Home-based businesses. Most associations allow them, but restrict signage and require that the business not cause extra traffic in the neighborhood. The Governing Documents in older associations may flatly prohibit home businesses and you may be told, “Don’t worry about that, we have never enforced it.” That may be true, but if you proceed with a purchase under these circumstances, you risk that this attitude may change someday.
Leases. Do you want the flexibility to lease your place? Many smaller associations prohibit leasing entirely but most other communities allow it. As always, the answer is in the Governing Documents. Some places set a maximum number that can be rental units at any given time, to preserve the owner-occupied character of the complex. The downside of this method is that if the quota has been reached, everyone else is “wait listed” and unable to lease out their unit until some existing rentals disappear.
Even if you never want to be a landlord, find out the current percentage of renters and the length of the waiting list, if any. A high number might mean owners resorted to leasing only because they could not sell, indicating poor resale appeal. High leasing volumes are also negative because renters do not have the same incentive as owners to keep things in top shape.
Parking. Parking issues cause lots of headaches. If you are entitled to two parking stalls, but have three cars, you typically cannot use the community’s guest areas for your overflow. And don’t assume that you can use one of your stalls for your boat, RV or extra storage. On-street parking, if allowed, is community property. Just because there’s an available spot in front of your unit does not mean that you have exclusive rights to it. Check the HOA rules carefully.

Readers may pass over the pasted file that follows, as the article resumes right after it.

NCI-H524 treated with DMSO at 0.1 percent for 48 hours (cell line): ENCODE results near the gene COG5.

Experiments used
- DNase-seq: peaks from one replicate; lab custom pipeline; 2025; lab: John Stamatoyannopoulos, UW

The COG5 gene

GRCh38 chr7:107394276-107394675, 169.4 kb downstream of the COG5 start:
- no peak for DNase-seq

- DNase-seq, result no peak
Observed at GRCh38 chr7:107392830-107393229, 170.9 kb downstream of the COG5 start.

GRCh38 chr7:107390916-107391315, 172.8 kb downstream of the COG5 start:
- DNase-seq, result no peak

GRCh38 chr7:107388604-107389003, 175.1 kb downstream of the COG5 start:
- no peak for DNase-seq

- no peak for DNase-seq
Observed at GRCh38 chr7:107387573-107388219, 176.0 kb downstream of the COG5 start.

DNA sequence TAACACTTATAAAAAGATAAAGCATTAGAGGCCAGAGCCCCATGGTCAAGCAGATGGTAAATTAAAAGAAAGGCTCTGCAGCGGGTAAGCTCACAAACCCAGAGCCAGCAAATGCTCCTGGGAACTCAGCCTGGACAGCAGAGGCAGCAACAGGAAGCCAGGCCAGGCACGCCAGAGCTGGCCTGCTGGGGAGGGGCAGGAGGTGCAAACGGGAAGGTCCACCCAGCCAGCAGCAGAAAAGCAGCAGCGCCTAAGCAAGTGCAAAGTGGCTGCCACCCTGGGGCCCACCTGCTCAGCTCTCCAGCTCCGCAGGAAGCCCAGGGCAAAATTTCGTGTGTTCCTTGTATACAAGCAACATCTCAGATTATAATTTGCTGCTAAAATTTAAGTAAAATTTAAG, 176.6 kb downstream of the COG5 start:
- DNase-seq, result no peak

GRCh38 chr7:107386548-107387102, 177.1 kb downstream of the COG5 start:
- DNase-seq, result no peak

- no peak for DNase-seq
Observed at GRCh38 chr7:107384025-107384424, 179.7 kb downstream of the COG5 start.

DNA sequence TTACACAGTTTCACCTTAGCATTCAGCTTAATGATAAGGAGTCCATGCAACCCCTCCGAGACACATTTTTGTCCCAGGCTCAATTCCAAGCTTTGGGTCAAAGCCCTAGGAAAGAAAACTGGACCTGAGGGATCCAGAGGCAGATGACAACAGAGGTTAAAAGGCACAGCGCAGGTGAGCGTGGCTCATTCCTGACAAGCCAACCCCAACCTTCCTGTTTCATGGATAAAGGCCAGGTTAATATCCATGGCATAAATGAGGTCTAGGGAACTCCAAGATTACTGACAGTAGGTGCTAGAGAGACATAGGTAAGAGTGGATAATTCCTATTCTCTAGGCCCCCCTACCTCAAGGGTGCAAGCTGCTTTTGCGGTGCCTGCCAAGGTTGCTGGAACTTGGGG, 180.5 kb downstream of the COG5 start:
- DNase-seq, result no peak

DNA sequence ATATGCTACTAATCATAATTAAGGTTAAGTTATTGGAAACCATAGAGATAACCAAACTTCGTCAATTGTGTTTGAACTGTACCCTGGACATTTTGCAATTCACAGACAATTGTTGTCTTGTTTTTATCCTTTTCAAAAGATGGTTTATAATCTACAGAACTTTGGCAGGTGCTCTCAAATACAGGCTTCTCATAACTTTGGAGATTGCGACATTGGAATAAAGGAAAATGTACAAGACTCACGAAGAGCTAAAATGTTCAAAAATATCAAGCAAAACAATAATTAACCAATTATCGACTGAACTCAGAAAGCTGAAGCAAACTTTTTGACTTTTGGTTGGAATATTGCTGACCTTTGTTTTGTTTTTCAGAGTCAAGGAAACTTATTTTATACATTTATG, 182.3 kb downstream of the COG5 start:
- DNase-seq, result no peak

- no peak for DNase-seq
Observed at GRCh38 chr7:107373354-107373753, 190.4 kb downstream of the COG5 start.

Pets and Wildlife. The rules about animals in HOA communities are wide-ranging and often fiercely debated. Some communities ban all pets. (Although I have no statistics to back this up, my gut says “no pets” policies hurt resale prices.) Other places have no restrictions whatsoever. But most HOAs occupy the middle ground – allowing pets but limiting the type and number per unit.
Dogs provoke the most controversy because there is no universal agreement on which canine traits are acceptable. Banning breeds with aggressive reputations (such as pit bulls and Rottweilers) is common, which sadly allows no exception for the mild-mannered ones. Another method is to set height and/or weight restricti0ns that determine which dogs will be allowed. Dog-owners should be wary of buying where this rule applies, because these restrictions typically allow only small dogs and probably much smaller than one would expect.
If you have cats, assume that they must always be kept indoors. Bird-lovers need to know that many places prohibit bird feeders because seeds on the ground cause rodent problems. Feeding pigeons is generally frowned upon. And no matter what HOA rules are in place, deer and rabbits will always help themselves to everything, especially your most highly-prized plants.